As a reader of fiction I am immediately suspicious of clever narrative devices. When it became obvious that Aravind Adiga’s Booker Prize winning novel, ‘The White Tiger’, comprised correspondence between a Bangalore businessman and the Chinese premier, my cynicism immediately heightened. It is testimony to Adiga’s deft touch that Balram Halwai, his narrator, unfolds a tale of ambition and murder which dispelled all doubt and held me enthralled to its conclusion.
Halwai is an ambitious, able village boy who manages to bridge the gap between two symbiotic but diametrically different Indias. One is an emerging economic powerhouse, fuelled by American outsourcing and represented by gleaming cinemas and shopping malls. Its counterpoint is the rural ’darkness’, squalid, impoverished, filthy; teeming with the homeless and sick. In the gridlocked streets of Delhi these two countries merge and it is the cleavage between them that provides the motor for Adiga’s novel.
The narrator escapes his village and becomes driver to Mr Ashok, son of a wealthy Indian, despatched to Delhi in order to oil the wheels of government. The story is politically charged. Indeed whilst Balram looks to the Chinese prime minister as guarantor of a fairer, more egalitarian regime than the western model, his master also decries the workings of parliamentary democracy as an impediment to India’s ascent. For much of the novel an election campaign is taking place with the ’Great Socialist’ styling himself the candidate of ’the darkness’. The ruling Congress Party is portrayed as incorrigibly corrupt.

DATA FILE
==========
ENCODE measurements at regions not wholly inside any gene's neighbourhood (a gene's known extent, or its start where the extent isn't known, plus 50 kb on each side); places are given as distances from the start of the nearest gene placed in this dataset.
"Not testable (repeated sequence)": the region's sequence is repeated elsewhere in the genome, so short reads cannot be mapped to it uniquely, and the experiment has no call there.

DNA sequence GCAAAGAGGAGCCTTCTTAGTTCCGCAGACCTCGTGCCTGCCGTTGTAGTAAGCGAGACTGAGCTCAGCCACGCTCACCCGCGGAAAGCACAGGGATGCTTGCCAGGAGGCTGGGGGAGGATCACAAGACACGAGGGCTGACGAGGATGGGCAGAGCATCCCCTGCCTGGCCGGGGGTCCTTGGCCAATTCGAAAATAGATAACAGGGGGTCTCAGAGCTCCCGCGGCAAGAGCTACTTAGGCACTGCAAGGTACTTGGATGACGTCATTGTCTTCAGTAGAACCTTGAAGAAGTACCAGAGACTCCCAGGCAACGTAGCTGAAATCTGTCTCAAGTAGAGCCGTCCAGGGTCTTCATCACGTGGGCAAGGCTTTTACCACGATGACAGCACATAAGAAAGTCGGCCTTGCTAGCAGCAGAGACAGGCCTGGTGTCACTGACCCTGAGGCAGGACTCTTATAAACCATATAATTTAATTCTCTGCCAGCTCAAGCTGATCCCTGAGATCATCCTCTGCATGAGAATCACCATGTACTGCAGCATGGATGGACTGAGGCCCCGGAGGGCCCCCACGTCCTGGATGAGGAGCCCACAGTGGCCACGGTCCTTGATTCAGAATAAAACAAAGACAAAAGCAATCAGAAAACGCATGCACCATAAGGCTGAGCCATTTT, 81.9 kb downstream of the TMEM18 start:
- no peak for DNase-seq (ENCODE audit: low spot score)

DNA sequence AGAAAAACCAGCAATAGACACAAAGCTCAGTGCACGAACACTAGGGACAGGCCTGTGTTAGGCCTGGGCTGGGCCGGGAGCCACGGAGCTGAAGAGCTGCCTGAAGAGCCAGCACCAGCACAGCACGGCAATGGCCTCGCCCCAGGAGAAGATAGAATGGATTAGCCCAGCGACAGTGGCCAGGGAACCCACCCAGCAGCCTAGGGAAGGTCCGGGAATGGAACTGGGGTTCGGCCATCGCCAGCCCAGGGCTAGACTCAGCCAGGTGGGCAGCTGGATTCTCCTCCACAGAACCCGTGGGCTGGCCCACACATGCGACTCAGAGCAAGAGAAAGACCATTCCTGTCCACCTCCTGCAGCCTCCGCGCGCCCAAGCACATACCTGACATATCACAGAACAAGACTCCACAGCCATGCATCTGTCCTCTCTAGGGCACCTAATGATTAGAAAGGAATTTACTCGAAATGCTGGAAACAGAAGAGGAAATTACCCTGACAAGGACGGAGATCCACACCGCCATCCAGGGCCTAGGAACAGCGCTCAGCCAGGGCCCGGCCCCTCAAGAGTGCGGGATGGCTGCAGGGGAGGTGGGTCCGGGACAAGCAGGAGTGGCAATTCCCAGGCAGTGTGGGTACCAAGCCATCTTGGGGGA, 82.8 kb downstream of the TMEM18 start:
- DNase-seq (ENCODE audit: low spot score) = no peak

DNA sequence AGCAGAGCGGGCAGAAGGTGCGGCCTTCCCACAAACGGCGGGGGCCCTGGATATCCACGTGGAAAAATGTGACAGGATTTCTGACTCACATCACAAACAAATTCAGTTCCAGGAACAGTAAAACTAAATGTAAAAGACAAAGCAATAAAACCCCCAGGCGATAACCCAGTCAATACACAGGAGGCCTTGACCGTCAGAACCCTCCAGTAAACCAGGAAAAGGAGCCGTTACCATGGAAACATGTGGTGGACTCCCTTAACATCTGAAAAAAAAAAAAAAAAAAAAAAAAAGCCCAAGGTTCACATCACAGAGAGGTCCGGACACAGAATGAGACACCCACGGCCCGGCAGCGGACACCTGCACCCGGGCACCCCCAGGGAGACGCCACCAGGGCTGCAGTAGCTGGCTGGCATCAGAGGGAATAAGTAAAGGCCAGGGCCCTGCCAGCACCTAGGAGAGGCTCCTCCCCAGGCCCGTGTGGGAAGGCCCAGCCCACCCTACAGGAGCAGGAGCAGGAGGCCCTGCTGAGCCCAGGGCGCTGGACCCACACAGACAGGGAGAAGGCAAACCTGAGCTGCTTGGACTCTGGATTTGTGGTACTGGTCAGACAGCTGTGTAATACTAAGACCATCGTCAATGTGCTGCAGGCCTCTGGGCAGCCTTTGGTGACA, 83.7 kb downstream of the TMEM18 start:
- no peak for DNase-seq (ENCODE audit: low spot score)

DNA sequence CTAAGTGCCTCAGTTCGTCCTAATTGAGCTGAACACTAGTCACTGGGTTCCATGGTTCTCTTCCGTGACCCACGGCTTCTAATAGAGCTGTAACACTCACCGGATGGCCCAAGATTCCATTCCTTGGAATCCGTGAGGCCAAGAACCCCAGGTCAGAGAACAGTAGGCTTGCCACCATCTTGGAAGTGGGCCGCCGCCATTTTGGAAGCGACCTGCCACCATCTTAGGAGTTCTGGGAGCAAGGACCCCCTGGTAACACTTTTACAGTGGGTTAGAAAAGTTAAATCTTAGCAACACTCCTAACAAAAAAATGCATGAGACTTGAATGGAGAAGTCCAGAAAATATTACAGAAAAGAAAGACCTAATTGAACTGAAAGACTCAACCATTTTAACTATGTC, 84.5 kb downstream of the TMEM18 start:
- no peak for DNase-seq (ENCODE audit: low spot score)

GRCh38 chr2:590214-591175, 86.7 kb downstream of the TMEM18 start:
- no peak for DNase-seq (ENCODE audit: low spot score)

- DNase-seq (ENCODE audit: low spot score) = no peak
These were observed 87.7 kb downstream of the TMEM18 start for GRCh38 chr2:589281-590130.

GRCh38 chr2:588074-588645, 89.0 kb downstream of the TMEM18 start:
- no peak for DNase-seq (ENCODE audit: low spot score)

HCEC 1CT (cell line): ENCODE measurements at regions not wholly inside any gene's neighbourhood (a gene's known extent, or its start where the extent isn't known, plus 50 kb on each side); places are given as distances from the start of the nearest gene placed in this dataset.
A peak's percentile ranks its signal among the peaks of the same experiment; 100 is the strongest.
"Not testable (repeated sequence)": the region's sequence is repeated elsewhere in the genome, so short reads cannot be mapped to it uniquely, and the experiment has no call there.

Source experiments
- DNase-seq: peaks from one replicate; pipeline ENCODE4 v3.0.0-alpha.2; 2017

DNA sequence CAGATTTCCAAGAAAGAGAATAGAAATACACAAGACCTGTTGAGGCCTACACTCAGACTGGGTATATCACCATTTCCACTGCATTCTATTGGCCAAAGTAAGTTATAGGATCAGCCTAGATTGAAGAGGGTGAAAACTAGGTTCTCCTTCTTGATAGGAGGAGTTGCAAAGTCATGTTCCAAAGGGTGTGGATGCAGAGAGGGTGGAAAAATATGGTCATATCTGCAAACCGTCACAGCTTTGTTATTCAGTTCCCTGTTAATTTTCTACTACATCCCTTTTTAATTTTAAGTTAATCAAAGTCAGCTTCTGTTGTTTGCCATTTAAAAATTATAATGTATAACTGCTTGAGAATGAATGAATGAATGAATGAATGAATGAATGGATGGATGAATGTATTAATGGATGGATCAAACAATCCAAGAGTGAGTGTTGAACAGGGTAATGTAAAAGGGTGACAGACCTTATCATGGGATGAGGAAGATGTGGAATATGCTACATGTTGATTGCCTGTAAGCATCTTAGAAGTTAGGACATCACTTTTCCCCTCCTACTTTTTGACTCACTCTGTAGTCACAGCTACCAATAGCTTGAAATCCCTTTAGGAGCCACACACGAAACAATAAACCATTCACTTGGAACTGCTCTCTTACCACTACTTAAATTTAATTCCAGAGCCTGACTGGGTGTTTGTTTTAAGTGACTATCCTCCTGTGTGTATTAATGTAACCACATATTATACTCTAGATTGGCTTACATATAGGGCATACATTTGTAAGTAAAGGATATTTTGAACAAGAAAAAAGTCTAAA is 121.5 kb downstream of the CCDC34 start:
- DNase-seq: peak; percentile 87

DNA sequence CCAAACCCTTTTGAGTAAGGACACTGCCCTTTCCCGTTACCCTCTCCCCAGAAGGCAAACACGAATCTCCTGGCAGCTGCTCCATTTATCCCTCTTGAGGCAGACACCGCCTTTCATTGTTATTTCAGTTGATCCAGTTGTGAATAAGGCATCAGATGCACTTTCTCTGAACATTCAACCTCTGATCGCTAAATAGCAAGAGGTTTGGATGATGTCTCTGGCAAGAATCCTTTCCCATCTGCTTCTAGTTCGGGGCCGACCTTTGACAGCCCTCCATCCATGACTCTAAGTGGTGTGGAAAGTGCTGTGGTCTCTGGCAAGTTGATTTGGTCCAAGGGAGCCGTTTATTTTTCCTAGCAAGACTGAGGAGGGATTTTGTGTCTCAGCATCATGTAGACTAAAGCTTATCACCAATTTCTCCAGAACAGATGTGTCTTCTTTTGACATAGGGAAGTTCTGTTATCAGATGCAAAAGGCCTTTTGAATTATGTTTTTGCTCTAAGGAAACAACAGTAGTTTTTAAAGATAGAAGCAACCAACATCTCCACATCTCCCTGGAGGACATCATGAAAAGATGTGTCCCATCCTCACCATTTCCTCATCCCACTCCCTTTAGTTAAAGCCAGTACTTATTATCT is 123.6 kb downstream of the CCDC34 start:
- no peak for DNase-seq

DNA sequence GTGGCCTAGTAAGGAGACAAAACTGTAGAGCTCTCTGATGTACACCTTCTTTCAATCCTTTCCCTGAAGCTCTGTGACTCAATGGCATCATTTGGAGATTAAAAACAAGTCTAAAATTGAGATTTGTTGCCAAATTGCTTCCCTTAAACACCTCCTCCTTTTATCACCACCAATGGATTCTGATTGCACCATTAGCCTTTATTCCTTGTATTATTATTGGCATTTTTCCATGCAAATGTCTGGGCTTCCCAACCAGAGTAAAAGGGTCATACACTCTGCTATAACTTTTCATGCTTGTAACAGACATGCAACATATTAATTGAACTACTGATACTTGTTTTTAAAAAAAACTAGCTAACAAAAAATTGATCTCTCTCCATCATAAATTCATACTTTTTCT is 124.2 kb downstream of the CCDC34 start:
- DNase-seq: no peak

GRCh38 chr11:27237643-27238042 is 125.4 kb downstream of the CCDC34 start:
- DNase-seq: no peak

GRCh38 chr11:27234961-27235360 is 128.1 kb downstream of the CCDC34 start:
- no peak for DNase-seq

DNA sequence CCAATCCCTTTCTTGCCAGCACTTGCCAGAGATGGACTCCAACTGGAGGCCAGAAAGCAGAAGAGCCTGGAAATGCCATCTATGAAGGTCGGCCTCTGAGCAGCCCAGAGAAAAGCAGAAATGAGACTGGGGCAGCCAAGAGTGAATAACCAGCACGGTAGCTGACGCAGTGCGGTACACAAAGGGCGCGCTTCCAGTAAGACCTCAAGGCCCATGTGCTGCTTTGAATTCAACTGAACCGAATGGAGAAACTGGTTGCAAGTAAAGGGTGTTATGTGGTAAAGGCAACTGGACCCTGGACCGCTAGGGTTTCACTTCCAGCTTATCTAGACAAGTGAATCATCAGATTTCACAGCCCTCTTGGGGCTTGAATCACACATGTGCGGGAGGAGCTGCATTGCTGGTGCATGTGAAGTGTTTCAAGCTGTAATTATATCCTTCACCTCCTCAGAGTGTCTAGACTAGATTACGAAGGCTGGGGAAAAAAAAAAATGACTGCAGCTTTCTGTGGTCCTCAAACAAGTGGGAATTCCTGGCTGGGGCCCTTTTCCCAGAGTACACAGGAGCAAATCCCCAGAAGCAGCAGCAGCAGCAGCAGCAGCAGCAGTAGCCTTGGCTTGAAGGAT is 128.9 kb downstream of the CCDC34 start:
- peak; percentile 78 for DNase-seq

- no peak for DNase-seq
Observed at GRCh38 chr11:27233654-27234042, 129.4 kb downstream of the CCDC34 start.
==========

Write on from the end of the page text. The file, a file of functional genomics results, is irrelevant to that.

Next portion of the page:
Balram has a compellingly conversational voice, equipped with a keen eye and a startling turn of phrase. Although much of the subject manner of Adiga’s novel could be oppressively gloomy, he fashions an exciting ride through the underbelly of India’s new found wealth. It is twin impediments of corruption and economic immobility which entrench the grinding poverty the author depicts. The economy is growing exponentially, but a social ‘turkey coop’ is in place, exacerbated by the traditions of the caste system, which helps constrict the benefits to a small minority.
This is an admirably unsentimental book bereft of the clichés which blight fiction about India. I would rather read Adiga’s unfussy, penetrating prose than Rushdie’s mealy mouthed, pseudo poetic, mangled English, any day of the week. Sebastian Barry’s ’The Secret Scripture’ remains unread on the bookshelf, and I understand it has its vociferous supporters, but ’The White Tiger’ seems to me a worthy prize winner, the competition not withstanding.